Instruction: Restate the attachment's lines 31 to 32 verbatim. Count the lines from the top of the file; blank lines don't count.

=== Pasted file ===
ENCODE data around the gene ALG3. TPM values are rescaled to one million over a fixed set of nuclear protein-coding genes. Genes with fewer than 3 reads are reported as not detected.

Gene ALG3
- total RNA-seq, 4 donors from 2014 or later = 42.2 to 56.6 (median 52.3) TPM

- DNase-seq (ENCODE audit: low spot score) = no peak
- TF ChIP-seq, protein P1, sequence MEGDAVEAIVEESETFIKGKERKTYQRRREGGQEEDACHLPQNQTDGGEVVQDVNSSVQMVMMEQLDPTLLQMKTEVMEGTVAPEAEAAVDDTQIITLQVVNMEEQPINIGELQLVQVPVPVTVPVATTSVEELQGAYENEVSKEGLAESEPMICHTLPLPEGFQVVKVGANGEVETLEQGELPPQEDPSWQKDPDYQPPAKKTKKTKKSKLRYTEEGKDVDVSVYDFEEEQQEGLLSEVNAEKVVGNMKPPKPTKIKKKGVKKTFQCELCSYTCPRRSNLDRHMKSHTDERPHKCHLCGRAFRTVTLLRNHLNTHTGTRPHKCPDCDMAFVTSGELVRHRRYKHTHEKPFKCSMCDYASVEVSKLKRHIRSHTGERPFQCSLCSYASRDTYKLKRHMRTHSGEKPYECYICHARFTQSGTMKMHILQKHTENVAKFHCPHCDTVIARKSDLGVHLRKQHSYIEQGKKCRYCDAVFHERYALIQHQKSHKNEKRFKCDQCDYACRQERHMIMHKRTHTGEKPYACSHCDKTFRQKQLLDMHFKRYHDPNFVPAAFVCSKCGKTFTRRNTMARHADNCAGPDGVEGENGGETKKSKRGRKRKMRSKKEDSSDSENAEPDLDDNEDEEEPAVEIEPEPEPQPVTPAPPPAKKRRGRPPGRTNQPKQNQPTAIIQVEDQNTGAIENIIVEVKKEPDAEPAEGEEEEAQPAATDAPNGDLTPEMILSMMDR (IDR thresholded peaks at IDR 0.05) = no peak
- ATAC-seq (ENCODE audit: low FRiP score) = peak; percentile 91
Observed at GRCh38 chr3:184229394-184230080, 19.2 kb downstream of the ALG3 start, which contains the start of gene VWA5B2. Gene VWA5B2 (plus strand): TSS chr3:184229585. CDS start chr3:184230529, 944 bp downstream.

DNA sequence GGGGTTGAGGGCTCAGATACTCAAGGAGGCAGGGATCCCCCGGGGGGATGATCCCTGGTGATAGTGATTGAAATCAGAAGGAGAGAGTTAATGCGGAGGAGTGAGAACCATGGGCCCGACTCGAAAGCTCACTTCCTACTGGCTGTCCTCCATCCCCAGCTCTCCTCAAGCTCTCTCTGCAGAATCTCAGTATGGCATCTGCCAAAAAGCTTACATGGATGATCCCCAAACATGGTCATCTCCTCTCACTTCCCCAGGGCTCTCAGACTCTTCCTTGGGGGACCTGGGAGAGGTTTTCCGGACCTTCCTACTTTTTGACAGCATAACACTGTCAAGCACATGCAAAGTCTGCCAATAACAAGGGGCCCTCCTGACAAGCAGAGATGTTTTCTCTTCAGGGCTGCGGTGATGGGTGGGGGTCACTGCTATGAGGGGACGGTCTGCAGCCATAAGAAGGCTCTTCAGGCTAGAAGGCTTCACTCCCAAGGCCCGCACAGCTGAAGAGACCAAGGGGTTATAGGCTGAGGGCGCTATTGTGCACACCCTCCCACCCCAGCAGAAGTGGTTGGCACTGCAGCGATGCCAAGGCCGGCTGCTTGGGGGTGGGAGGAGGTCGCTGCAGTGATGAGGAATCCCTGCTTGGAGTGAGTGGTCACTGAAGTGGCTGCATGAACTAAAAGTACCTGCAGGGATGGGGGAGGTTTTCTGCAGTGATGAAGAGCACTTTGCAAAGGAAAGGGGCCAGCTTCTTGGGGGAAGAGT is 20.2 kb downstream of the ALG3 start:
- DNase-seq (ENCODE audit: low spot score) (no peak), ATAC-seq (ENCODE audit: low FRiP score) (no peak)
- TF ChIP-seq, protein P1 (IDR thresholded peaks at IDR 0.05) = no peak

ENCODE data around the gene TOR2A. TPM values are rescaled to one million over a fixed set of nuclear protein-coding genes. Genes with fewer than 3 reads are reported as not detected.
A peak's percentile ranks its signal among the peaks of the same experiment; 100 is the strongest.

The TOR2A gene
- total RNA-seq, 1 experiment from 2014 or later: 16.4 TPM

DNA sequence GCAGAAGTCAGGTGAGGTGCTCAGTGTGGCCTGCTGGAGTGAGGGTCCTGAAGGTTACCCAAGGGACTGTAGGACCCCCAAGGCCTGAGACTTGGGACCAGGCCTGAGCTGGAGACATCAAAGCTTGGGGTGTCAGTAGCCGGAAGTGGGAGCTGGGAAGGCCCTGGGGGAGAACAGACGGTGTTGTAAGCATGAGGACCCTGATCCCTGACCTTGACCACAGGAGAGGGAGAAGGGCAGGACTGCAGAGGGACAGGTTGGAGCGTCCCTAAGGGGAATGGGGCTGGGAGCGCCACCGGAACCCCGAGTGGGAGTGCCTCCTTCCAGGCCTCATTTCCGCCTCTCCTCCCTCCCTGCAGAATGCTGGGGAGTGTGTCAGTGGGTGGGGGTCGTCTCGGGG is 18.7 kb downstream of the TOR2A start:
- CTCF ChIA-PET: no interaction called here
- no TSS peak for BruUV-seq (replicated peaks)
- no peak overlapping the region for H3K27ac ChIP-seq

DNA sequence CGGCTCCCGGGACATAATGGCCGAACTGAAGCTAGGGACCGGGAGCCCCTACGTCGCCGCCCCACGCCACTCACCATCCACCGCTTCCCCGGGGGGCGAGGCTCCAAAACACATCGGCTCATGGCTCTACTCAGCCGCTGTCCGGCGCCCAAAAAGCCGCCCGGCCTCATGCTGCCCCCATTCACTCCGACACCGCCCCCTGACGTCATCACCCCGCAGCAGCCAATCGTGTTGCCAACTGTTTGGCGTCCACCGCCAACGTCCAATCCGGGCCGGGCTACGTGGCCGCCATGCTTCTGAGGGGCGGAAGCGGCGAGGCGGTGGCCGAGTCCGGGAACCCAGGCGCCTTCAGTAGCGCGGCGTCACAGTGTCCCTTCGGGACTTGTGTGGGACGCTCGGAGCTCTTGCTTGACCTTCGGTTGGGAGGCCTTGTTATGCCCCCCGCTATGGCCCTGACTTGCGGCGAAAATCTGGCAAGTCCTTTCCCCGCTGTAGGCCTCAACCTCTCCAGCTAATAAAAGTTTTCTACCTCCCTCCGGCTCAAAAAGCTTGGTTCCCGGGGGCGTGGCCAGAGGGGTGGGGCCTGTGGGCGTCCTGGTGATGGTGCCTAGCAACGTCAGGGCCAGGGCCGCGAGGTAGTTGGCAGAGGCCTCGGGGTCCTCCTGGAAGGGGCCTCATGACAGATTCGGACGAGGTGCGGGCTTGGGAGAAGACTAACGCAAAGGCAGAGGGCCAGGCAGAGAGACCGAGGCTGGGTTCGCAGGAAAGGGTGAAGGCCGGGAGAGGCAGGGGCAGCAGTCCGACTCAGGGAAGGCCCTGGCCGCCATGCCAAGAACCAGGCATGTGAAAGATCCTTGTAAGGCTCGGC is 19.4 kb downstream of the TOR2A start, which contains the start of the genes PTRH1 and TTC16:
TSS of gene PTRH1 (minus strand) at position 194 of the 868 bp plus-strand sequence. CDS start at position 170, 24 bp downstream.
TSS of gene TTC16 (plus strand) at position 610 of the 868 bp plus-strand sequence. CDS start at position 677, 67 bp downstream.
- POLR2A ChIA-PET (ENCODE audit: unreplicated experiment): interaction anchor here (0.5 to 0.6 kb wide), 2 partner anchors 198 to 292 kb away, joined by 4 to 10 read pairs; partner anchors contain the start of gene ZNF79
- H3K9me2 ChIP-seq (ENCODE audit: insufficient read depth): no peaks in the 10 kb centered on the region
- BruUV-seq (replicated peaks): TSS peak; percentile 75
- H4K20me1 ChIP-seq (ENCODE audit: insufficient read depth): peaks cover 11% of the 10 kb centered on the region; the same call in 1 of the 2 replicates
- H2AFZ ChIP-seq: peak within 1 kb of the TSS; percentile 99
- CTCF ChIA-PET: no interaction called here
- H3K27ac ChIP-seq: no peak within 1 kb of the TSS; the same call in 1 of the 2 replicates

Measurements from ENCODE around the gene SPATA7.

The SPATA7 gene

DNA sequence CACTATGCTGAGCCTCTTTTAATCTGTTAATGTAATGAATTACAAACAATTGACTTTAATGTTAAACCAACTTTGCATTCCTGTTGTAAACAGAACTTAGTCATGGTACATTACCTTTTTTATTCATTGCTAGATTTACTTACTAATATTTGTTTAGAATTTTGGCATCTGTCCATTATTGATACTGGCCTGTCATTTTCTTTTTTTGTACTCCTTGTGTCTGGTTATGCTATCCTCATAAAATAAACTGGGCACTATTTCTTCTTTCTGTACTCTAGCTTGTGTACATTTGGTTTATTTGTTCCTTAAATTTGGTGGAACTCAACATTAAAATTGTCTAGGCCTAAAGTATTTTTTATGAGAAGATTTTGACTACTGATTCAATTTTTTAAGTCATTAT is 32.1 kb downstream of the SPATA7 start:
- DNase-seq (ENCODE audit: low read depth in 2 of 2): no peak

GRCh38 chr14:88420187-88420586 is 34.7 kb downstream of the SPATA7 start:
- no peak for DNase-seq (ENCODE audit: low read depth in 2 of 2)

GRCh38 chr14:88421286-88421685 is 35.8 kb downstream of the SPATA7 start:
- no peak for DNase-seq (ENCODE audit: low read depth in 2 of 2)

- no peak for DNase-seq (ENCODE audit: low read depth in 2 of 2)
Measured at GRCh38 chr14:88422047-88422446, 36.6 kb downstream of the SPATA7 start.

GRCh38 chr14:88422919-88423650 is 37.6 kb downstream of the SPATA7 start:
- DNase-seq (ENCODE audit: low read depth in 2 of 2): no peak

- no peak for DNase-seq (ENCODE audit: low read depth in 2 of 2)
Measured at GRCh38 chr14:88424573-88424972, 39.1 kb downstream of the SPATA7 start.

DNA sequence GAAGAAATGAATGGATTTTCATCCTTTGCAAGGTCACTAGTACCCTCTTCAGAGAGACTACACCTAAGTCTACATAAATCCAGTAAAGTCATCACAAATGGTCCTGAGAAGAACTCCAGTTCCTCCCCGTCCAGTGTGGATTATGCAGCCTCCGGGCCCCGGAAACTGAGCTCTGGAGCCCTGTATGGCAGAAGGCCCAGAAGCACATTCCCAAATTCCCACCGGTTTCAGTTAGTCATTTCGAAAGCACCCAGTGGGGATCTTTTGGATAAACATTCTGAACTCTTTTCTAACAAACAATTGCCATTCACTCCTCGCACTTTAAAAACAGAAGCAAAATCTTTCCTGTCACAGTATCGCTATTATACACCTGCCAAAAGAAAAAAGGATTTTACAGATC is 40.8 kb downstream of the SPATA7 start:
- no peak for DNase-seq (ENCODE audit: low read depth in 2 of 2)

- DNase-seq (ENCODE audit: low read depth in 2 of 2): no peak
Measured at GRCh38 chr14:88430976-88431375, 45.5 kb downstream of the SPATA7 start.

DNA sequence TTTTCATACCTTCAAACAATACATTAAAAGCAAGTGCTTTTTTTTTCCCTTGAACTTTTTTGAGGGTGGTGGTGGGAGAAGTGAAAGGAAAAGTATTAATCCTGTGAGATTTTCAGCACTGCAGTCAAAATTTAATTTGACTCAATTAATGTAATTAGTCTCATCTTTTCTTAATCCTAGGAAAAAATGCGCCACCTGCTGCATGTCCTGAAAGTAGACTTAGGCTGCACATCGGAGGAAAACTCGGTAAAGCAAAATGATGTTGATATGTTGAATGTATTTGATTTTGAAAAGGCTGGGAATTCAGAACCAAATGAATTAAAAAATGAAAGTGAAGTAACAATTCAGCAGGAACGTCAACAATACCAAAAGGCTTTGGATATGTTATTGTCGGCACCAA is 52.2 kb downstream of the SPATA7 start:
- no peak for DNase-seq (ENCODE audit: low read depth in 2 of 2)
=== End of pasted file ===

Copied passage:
DNA sequence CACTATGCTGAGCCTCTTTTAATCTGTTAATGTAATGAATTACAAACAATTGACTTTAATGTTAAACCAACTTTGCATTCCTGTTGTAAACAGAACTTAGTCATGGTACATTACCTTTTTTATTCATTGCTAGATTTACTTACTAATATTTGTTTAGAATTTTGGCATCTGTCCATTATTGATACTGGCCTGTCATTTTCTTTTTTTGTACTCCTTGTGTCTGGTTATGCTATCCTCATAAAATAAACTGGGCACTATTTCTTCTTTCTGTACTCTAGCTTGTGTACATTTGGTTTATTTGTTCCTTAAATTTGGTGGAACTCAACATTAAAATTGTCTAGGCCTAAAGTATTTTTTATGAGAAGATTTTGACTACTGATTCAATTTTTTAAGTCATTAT is 32.1 kb downstream of the SPATA7 start:
- DNase-seq (ENCODE audit: low read depth in 2 of 2): no peak